According to The Oklahoman, House Bill 1674 was introduced by Rep. Kevin West (R-Moore) and is only one of several bills introduced by Republican lawmakers to target protesters. Rep. Kevin McDugle, (R-Broken Arrow), presented on the House floor and said he supports peaceful protests but not rioting. In the bill, the drivers are protected from hitting people “fleeing from a riot.”
In his argument, he referenced an incident in Tulsa where a pickup truck pulling a horse trailer drove through Black Lives Matter protesters leaving one paralyzed from the waist down. McDugle said the driver responded out of fear. The driver was not charged.
“This bill simply says, ‘please stay to the peaceful protests,’” he said according to the outlet. “Don’t block roads. Don’t impede on the freedoms of others.”
“A large part of our duty as legislators is to protect our citizens,” said West according to the Oklahoman. “This is something that gives them protection.”
Their Democratic peers disagree. Rep. Monroe Nichols (D-Tulsa) who is Black, shared opposing feelings.
“Maybe the way to prevent something like this from ever happening again is to make reforms on the broader systemic issue,” he stated. Nichols continued, and expressed concern that he would have to inform his pre-teen son that, lawmakers “made it so that folks who may advocate for people who look like him can be run over with immunity.”
“Something happened over the summer,” she said, speaking of the nationwide call-to-action against police brutality and racism. “If we were honest with ourselves, stuff didn’t just happen over the summer. Stuff has been happening for centuries. Could we be reasonable? Could we try to get to the root cause of why people are in the streets in the first place?”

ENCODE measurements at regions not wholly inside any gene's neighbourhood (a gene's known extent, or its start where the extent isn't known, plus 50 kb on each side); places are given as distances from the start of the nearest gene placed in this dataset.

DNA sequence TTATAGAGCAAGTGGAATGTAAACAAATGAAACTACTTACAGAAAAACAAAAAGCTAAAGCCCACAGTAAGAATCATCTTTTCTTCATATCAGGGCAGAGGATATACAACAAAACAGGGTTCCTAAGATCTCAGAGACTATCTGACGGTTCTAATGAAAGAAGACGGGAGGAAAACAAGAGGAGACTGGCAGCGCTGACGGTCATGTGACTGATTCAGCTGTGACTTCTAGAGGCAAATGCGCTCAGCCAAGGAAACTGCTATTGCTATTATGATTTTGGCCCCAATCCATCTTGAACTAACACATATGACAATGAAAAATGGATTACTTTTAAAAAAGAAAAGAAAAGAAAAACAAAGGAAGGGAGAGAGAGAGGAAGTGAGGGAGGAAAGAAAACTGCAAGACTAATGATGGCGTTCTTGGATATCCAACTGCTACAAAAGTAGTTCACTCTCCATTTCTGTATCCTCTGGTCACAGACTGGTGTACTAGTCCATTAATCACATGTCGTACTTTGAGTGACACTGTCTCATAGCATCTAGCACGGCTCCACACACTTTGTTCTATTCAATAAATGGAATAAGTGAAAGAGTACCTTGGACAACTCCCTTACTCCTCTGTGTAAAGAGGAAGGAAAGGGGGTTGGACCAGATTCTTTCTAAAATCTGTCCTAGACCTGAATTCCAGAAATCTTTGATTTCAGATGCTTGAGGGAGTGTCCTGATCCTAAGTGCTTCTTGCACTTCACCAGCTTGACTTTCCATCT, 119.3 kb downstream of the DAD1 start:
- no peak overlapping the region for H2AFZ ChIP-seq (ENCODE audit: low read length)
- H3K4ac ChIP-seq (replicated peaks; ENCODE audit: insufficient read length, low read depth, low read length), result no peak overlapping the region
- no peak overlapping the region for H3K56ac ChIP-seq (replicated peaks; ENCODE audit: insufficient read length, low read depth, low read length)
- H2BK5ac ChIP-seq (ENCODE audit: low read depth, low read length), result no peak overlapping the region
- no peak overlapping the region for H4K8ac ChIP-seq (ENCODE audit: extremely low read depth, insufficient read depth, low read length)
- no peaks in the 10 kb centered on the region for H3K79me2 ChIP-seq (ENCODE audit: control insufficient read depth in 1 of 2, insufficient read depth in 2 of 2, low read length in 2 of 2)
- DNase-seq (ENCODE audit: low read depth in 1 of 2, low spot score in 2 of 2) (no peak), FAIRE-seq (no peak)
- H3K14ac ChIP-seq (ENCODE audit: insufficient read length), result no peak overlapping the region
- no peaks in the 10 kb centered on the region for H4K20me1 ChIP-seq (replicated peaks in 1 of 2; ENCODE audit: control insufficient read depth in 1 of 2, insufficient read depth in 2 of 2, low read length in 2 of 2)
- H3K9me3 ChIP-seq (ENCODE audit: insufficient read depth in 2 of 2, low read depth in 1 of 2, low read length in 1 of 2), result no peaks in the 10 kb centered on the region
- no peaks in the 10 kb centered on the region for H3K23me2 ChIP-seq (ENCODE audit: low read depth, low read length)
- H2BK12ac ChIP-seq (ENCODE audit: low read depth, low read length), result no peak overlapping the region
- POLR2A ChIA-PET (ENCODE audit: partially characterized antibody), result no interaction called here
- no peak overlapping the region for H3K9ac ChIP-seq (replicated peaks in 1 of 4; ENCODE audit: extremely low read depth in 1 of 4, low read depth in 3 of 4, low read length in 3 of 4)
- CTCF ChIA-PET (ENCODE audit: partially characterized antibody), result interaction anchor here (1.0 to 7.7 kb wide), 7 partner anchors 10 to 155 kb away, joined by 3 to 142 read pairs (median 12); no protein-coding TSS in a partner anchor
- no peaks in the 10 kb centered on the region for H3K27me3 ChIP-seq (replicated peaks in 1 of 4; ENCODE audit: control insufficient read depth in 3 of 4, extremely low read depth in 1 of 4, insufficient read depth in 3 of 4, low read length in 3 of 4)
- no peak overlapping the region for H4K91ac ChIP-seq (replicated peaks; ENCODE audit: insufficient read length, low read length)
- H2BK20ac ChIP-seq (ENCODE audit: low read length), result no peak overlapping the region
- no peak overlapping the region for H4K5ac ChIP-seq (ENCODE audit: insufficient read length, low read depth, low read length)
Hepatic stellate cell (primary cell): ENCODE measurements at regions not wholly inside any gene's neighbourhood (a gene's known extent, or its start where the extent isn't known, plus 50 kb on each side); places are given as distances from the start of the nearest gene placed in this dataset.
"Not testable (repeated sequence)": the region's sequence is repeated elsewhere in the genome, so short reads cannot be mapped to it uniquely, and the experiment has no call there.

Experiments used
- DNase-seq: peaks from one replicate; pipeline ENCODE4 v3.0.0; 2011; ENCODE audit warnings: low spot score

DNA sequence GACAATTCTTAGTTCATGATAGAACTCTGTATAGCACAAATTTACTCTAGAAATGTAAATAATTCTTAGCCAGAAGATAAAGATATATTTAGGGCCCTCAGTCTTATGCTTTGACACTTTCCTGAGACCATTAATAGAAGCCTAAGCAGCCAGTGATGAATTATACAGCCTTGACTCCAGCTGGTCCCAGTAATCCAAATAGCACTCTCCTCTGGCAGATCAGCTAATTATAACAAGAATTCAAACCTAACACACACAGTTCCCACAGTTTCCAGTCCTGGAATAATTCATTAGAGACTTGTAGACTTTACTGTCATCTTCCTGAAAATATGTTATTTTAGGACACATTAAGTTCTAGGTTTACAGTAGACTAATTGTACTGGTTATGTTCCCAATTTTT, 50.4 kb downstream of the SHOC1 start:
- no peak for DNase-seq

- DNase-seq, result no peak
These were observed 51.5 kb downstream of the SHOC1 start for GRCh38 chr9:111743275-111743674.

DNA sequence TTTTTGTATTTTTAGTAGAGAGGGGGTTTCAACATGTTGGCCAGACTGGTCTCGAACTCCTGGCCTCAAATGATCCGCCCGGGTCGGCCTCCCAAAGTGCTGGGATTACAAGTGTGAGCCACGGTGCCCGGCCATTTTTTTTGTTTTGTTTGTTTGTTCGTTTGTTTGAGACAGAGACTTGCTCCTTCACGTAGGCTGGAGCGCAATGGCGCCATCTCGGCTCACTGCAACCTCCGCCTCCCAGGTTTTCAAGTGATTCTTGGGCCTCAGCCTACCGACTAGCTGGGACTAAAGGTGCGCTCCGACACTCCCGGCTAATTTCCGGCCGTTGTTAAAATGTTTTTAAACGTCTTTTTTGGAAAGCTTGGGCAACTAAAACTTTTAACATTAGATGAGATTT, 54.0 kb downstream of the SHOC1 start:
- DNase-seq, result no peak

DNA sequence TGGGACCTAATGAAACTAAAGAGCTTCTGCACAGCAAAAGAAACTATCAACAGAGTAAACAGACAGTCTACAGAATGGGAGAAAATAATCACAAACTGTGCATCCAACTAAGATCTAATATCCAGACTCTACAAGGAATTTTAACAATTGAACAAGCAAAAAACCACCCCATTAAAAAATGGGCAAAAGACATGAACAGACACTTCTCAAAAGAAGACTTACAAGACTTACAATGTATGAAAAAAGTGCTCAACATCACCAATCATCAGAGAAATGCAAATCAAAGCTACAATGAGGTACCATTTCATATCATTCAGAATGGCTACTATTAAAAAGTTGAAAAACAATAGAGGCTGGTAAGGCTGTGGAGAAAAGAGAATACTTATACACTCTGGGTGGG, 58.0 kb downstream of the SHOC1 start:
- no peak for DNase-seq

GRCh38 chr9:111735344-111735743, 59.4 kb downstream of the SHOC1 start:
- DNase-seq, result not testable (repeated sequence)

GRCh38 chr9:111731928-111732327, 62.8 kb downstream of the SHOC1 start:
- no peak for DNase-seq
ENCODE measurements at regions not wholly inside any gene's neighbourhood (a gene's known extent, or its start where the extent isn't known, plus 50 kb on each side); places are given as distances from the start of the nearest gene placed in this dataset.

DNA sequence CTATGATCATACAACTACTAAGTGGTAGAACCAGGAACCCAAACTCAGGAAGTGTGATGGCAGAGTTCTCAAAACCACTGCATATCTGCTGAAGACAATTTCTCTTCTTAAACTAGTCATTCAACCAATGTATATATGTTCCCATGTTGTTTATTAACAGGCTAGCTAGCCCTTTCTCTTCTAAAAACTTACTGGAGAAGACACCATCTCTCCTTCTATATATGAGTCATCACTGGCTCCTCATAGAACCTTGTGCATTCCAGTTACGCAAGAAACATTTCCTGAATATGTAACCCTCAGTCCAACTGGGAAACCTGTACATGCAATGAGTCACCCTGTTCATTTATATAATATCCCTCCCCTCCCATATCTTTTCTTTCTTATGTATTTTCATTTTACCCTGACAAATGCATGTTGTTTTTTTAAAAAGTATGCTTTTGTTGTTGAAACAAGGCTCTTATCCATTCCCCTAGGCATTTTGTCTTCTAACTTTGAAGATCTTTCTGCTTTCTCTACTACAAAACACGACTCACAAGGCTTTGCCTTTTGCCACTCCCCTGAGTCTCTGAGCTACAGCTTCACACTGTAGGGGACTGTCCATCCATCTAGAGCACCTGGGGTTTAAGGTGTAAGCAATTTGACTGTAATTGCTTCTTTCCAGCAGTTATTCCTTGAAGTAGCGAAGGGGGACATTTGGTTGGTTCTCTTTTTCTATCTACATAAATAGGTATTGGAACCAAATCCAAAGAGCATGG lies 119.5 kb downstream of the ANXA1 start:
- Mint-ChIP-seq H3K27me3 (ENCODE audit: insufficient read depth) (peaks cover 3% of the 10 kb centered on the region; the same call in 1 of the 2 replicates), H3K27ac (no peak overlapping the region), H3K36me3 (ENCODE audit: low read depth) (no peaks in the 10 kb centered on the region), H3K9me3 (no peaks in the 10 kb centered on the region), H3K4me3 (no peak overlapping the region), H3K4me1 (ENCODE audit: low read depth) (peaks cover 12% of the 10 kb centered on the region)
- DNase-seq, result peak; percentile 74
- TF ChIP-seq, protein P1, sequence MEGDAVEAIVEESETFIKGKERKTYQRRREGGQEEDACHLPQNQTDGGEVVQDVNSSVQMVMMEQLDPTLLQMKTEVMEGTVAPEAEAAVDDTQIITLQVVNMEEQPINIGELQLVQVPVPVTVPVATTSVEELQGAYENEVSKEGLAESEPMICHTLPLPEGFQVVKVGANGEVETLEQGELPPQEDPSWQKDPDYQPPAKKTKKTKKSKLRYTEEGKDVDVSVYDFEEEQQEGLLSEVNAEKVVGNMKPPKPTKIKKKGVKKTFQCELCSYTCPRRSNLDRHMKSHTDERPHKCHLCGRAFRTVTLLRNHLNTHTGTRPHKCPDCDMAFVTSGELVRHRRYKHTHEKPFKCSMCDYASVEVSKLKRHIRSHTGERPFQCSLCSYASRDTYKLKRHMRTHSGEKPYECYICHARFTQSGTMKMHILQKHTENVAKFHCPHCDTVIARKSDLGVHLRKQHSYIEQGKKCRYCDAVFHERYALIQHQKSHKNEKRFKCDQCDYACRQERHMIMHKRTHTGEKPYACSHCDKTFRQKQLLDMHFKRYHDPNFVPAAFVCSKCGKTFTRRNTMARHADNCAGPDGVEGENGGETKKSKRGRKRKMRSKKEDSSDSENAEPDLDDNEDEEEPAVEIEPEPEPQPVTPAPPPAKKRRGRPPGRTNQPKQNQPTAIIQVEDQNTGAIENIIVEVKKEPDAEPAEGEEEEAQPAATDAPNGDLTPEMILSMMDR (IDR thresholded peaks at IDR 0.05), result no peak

The bill now heads to the state Senate. If passed, prosecutors would have the authority to charge protesters who “unlawfully obstruct” streets and highways with misdemeanors.
CNN reported similar legislation is being proposed in Tennessee. The HB13 bill was introduced in the Tennessee General Assembly in February and adds to laws already enacted. It is already a misdemeanor to “obstruct a “highway, street, sidewalk, railway, waterway, elevator, aisle, or hallway,” however the new bill would up the charge to a Class E felony, punished with up to six years in prison. Like the Oklahoma bill, it would also give people who drive cars into protesters and “unintentionally causes injury or death to another person” immunity from prosecution.
State Rep. Ron M. Gant said the bill would create “law and order,” in the southern state according to the report.
“This legislation promotes law and order and protects Tennessee communities against violence by safeguarding public roadways and increasing penalties for those who commit these reprehensible acts against innocent people,” Gant said. “These senseless acts have no place in a civil society.”
The ACLU of Tennessee has opposed the bill. A similar attempt was made in 2017, but the House version did not pass the Civil Justice Committee and the Senate version did not pass the Senate Judiciary Committee.
According to the Wall Street Journal, between May and September of 2020, drivers across the country have driven into demonstrators at least 104 times with two reported deaths. Although many instances were accidental, some motorists claimed to be acting in self-defense of themselves and their property.